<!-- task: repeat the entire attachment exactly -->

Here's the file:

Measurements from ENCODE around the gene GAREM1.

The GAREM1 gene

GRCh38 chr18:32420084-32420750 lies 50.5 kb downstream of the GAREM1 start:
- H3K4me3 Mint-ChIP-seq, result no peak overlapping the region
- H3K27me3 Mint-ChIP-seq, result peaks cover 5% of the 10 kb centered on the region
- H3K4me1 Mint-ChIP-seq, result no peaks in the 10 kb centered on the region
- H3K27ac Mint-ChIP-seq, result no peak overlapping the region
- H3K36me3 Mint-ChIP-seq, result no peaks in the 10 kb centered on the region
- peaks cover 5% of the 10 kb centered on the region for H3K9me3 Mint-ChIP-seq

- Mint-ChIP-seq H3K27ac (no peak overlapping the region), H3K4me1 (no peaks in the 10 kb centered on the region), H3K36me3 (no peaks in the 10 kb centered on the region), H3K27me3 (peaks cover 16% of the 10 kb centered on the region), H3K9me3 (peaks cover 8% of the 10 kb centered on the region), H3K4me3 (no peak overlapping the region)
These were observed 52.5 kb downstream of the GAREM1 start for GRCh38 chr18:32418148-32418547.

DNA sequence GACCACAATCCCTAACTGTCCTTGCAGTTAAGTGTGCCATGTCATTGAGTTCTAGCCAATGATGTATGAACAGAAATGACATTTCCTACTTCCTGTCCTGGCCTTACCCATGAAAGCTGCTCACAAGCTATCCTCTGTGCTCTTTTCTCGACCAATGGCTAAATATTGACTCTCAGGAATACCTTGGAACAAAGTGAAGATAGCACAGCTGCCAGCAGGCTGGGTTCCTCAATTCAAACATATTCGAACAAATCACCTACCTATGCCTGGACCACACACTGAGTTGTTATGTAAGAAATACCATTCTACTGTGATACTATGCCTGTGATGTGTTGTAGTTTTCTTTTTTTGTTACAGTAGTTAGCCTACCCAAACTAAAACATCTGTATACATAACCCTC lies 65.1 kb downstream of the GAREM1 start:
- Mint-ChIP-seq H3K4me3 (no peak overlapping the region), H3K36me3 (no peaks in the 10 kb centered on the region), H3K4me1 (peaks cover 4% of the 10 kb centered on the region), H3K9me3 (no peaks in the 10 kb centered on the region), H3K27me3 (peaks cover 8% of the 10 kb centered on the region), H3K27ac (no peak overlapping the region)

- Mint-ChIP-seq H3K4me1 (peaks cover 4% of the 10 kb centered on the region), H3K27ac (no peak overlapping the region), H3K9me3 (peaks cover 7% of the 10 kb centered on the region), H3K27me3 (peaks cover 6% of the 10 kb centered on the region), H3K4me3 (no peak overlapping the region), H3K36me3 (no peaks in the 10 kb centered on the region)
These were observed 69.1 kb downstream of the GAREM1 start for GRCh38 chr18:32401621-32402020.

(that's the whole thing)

Measurements from ENCODE around the gene GAREM1.

The GAREM1 gene

GRCh38 chr18:32420084-32420750 lies 50.5 kb downstream of the GAREM1 start:
- H3K4me3 Mint-ChIP-seq, result no peak overlapping the region
- H3K27me3 Mint-ChIP-seq, result peaks cover 5% of the 10 kb centered on the region
- H3K4me1 Mint-ChIP-seq, result no peaks in the 10 kb centered on the region
- H3K27ac Mint-ChIP-seq, result no peak overlapping the region
- H3K36me3 Mint-ChIP-seq, result no peaks in the 10 kb centered on the region
- peaks cover 5% of the 10 kb centered on the region for H3K9me3 Mint-ChIP-seq

- Mint-ChIP-seq H3K27ac (no peak overlapping the region), H3K4me1 (no peaks in the 10 kb centered on the region), H3K36me3 (no peaks in the 10 kb centered on the region), H3K27me3 (peaks cover 16% of the 10 kb centered on the region), H3K9me3 (peaks cover 8% of the 10 kb centered on the region), H3K4me3 (no peak overlapping the region)
These were observed 52.5 kb downstream of the GAREM1 start for GRCh38 chr18:32418148-32418547.

DNA sequence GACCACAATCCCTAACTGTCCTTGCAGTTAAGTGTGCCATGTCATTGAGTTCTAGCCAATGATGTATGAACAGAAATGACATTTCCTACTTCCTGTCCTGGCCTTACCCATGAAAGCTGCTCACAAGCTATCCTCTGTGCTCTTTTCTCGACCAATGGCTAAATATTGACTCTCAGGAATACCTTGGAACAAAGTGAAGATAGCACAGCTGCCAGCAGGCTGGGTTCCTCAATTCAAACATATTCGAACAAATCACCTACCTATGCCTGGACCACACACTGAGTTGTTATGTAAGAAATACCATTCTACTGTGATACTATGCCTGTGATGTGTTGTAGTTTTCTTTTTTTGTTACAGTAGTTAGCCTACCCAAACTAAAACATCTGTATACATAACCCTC lies 65.1 kb downstream of the GAREM1 start:
- Mint-ChIP-seq H3K4me3 (no peak overlapping the region), H3K36me3 (no peaks in the 10 kb centered on the region), H3K4me1 (peaks cover 4% of the 10 kb centered on the region), H3K9me3 (no peaks in the 10 kb centered on the region), H3K27me3 (peaks cover 8% of the 10 kb centered on the region), H3K27ac (no peak overlapping the region)

- Mint-ChIP-seq H3K4me1 (peaks cover 4% of the 10 kb centered on the region), H3K27ac (no peak overlapping the region), H3K9me3 (peaks cover 7% of the 10 kb centered on the region), H3K27me3 (peaks cover 6% of the 10 kb centered on the region), H3K4me3 (no peak overlapping the region), H3K36me3 (no peaks in the 10 kb centered on the region)
These were observed 69.1 kb downstream of the GAREM1 start for GRCh38 chr18:32401621-32402020.